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Conservation farming practices in winter wheat–summer maize cropping reduce GHG emissions and maintain high yields
- Tan, Yuechen, Wu, Di, Bol, Roland, Wu, Wenliang, Meng, Fanqiao
- Agriculture, ecosystems & environment 2019 v.272 pp. 266-275
- agroecosystems, annuals, carbon sequestration, conventional tillage, corn, crop rotation, crop yield, farming systems, fertilizer rates, field experimentation, global warming potential, greenhouse gas emissions, greenhouse gases, methane, nitrogen fertilizers, nitrous oxide, no-tillage, soil, soil fertility, straw, wheat, winter, China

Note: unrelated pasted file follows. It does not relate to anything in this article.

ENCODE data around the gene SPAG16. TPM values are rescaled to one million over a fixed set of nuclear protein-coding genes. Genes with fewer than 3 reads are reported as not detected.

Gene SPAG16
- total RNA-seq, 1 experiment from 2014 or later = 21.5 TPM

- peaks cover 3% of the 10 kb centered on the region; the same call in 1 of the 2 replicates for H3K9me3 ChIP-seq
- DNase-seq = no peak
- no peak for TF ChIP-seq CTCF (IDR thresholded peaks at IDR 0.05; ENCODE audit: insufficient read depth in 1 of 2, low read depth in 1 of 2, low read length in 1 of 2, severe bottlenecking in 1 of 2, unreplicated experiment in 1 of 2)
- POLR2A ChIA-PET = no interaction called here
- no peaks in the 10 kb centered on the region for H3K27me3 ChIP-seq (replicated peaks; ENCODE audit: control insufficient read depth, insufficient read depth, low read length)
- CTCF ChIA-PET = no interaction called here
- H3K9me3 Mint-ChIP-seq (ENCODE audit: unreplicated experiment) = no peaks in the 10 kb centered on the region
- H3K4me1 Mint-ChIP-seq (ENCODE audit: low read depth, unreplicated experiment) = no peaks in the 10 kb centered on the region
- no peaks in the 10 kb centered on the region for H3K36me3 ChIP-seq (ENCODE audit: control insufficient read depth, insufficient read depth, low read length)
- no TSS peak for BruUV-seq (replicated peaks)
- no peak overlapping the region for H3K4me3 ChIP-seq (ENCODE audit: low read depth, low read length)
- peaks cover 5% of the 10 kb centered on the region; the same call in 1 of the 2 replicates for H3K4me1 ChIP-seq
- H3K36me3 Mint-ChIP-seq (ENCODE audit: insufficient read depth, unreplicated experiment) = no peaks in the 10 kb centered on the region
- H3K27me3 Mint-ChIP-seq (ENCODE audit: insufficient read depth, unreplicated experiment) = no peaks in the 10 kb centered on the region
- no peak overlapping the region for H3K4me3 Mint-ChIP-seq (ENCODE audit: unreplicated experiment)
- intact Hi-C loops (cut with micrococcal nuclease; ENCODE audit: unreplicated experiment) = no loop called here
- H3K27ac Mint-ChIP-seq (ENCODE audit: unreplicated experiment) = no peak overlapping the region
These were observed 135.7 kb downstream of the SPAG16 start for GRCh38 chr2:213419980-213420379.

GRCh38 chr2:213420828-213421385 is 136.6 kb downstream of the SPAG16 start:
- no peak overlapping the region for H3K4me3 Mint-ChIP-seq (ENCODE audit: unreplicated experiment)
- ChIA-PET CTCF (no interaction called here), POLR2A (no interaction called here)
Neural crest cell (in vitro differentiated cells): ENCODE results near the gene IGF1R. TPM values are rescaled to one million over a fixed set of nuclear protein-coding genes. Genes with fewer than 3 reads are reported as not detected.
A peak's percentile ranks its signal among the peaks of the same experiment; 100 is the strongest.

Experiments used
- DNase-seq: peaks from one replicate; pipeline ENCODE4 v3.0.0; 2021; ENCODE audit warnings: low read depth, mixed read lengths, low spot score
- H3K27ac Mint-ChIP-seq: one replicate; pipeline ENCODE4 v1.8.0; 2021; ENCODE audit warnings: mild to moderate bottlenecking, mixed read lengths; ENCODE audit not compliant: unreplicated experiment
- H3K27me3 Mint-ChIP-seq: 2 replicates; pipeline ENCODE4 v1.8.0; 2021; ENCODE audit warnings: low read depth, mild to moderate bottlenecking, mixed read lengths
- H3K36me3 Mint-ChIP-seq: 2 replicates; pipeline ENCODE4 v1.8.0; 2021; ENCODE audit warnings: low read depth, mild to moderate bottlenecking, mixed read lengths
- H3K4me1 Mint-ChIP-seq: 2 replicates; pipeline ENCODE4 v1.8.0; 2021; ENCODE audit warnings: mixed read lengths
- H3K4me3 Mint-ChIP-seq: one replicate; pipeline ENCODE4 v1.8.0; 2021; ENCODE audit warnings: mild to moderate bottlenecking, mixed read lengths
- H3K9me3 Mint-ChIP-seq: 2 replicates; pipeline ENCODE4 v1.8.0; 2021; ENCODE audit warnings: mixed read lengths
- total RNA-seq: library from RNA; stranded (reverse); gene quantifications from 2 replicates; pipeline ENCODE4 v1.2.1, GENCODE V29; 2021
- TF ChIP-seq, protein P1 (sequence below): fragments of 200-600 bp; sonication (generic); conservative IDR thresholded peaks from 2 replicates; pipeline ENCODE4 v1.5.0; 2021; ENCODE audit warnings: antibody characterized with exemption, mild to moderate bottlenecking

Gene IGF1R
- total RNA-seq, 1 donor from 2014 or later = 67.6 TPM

- No-till (NT), straw incorporation (SI) and optimized N fertilization are important mitigation options for reducing greenhouse gas (GHG) emissions from agroecosystems. These measures may also help to maintain high crop production and are frequently recommended for use in northern China. Few studies, however, have addressed the interactive effects of these conservation and fertilization practices with respect to GHG emissions and crop yields. We report on a field experiment conducted in two consecutive dry years (2013–2015) when precipitation was much lower than the long-term average. We examined the effects of three different N fertilizer application rates, tillage practice and straw management on crop yields, GHG, area-scaled GHG (in global warming potential) and net ecosystem economic budget (NEEB) of a winter wheat-summer maize rotation system in northern China. Results showed that reducing N fertilizer significantly decreased soil N2O emissions without affecting annual crop yields. Compared with the average of all other fertilization treatments, the no-till × straw incorporation (NT × SI) practice increased both wheat and maize yields. However, in the maize season, NT also increased cumulative N2O emissions compared with conventional tillage (CT). The practices of combining N fertilization with straw management conferred an additional effect on N2O emissions when compared with single practices (i.e. fertilization or straw management). Compared with straw removal (SR) treatments, SI increased annual cumulative N2O emissions by 37% for the conventional N fertilization, but decreased them by 13% at the optimized N fertilization. Neither single practice nor integrated practices had a significant effect on cumulative CH4 uptake. The highest NEEB values were obtained in NT × SI × optimal N fertilization (OPT) and NT × SR × OPT in the 1st and 2nd cropping years, respectively. We conclude that, when considering the additional benefits of SI for improving soil fertility and C sequestration, the NT × SI × OPT practice would be a viable strategy to achieve high crop yields, while simultaneously reducing GHG emissions.